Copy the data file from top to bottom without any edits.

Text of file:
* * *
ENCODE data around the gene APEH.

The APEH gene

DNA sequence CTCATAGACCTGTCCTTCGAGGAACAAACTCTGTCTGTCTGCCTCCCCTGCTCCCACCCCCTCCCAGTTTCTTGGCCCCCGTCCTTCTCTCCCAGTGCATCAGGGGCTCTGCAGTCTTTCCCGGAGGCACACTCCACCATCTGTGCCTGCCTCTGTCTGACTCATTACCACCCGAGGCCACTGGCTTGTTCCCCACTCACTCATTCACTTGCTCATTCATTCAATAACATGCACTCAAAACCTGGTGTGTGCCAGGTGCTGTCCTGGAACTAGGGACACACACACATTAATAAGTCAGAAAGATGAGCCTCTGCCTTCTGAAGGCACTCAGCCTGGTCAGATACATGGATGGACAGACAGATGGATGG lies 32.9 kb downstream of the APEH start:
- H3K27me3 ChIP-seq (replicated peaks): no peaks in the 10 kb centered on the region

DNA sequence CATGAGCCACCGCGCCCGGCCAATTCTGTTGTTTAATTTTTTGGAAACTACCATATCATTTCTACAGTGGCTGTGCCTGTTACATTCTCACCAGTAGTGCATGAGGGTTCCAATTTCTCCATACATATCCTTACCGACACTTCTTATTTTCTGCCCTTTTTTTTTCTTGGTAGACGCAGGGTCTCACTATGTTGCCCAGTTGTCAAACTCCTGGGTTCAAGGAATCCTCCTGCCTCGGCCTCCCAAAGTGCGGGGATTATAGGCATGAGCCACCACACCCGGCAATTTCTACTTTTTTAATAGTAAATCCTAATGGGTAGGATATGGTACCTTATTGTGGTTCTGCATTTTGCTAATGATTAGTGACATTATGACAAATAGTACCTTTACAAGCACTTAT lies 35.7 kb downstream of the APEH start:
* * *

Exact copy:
ENCODE data around the gene APEH.

The APEH gene

DNA sequence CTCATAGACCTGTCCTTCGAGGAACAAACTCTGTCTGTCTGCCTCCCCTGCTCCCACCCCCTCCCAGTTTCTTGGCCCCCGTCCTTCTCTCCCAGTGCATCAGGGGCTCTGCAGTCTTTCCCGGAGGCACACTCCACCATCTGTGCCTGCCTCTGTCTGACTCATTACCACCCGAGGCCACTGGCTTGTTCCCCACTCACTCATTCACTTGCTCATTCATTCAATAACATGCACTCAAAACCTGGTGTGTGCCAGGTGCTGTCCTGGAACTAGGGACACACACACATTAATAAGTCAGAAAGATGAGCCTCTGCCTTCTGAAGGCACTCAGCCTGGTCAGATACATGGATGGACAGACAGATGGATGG lies 32.9 kb downstream of the APEH start:
- H3K27me3 ChIP-seq (replicated peaks): no peaks in the 10 kb centered on the region

DNA sequence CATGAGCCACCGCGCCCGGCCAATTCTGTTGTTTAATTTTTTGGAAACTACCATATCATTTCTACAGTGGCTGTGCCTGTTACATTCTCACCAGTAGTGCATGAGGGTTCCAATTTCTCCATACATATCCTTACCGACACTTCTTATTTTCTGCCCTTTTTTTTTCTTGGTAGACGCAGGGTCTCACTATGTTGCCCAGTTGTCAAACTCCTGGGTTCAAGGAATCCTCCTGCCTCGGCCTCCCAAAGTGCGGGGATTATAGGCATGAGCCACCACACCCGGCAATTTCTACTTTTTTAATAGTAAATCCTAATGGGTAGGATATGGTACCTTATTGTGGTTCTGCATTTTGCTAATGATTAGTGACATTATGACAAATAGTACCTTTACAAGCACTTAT lies 35.7 kb downstream of the APEH start: